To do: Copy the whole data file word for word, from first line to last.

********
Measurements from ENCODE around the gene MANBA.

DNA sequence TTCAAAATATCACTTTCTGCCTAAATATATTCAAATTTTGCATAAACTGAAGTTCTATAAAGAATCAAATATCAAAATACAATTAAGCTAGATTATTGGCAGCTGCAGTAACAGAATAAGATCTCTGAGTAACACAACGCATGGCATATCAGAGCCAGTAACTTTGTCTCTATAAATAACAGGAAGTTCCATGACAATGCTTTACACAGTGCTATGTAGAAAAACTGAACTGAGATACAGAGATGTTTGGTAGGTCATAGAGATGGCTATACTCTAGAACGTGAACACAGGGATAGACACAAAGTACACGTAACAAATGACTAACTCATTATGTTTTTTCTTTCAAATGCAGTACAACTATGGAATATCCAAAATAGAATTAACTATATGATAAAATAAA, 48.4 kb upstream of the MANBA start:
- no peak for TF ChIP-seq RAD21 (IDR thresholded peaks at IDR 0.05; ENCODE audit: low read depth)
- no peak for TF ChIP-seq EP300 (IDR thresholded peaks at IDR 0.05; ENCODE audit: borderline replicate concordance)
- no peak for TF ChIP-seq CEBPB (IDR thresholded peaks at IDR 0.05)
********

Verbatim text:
Measurements from ENCODE around the gene MANBA.

DNA sequence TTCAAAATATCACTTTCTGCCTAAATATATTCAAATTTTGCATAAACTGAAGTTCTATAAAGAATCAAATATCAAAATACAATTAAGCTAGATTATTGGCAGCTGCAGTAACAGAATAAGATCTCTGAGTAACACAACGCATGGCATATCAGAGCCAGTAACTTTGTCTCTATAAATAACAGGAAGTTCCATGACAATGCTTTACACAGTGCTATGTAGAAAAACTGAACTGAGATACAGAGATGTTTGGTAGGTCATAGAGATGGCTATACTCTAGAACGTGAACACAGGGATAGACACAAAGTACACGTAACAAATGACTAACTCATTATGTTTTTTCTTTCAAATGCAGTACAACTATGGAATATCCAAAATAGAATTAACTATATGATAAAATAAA, 48.4 kb upstream of the MANBA start:
- no peak for TF ChIP-seq RAD21 (IDR thresholded peaks at IDR 0.05; ENCODE audit: low read depth)
- no peak for TF ChIP-seq EP300 (IDR thresholded peaks at IDR 0.05; ENCODE audit: borderline replicate concordance)
- no peak for TF ChIP-seq CEBPB (IDR thresholded peaks at IDR 0.05)